The GameSet the bar low enough, and it can only be exceeded. That's how I feel about the upcoming big-screen version of The A-Team, a 80s television series entirely beholden to the staid formula of the day and ripe for reinvention. I didn't hate the series so much as I found it routinely mediocre. My colleague Monika Bartyzel loved the series as a kid, yet still questioned the casting choices that were being entertained: Liam Neeson as Hannibal? Bradley Cooper as Face? Adding fuel to the fire, rapper The Game is being considered to play the role of B.A. Baracus, according to blackfilm.com, which quotes "a very highly reliable source in the entertainment industry."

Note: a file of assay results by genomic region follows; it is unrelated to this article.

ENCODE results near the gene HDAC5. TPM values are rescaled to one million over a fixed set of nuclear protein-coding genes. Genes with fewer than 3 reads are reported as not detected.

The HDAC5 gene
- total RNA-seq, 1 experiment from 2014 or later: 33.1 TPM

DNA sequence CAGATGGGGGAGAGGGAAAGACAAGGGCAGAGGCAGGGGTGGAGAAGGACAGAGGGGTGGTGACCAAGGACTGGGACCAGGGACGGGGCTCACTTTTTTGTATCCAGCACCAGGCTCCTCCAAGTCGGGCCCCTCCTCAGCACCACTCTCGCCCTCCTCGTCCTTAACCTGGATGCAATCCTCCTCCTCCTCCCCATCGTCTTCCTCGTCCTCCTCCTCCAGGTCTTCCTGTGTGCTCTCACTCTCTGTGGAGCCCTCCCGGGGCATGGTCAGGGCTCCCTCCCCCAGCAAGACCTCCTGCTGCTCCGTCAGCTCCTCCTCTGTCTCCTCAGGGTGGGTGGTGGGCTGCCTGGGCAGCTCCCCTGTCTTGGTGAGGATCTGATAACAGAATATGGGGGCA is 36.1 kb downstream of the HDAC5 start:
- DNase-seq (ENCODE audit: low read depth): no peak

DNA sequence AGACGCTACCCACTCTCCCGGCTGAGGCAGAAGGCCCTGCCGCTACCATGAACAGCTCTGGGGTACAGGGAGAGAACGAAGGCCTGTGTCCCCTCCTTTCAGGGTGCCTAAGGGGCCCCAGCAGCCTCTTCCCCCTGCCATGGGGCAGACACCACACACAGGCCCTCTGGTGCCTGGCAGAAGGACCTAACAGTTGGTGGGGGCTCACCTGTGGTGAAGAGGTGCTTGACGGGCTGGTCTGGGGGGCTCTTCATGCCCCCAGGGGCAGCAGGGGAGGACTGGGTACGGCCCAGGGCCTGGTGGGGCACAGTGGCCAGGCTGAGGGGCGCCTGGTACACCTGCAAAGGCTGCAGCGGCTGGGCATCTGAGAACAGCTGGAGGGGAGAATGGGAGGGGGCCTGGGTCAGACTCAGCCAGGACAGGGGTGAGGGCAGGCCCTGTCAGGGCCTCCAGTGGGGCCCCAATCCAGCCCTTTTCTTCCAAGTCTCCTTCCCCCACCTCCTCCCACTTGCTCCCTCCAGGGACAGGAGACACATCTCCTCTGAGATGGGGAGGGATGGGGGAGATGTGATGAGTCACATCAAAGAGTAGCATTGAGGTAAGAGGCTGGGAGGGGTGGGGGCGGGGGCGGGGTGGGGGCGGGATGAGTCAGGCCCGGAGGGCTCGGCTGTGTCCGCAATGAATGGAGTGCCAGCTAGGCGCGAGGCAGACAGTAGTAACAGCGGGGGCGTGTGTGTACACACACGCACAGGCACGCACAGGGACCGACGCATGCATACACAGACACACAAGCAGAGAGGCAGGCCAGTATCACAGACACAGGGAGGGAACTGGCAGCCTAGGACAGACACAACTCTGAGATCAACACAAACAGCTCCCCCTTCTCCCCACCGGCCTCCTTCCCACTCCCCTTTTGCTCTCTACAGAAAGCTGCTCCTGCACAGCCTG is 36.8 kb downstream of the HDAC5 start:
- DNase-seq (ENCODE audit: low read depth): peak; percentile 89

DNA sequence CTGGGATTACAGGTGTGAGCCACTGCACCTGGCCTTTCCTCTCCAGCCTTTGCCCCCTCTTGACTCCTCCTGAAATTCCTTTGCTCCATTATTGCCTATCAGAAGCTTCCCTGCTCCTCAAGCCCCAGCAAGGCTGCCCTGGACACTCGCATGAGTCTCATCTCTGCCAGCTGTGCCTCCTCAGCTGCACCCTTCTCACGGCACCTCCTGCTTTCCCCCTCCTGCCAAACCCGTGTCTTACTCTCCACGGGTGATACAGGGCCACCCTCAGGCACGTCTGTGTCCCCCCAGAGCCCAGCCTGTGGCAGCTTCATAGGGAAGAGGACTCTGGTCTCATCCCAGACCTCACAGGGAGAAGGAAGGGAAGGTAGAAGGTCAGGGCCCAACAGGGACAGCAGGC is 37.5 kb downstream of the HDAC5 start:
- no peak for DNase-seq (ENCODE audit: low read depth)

For me, the only thing that made The A-Team watchable was the bantering between the characters, and the choices so far all indicate that director Joe Carnahan is aiming for a more straightforward action picture, based on a script by Wanted's Michael Brandt and Derek Haas. Which is crazy, like moving Miami Vice to Seattle or transforming the lead character in Get Smart into a fairly bland, somewhat competent secret agent. (Even though the latter still made money.)

The mistake would be in confusing brand recognition with brand loyalty. If you're promising fans of the TV show that you're going to deliver the same thing, only bigger and better, then you damn well better deliver something in the same spirit. I haven't seen The Game's work as an actor (Waist Deep, Street Kings) yet; is he any good? If this rumor is true, could he wear the mohawk of the immortal Mr. T?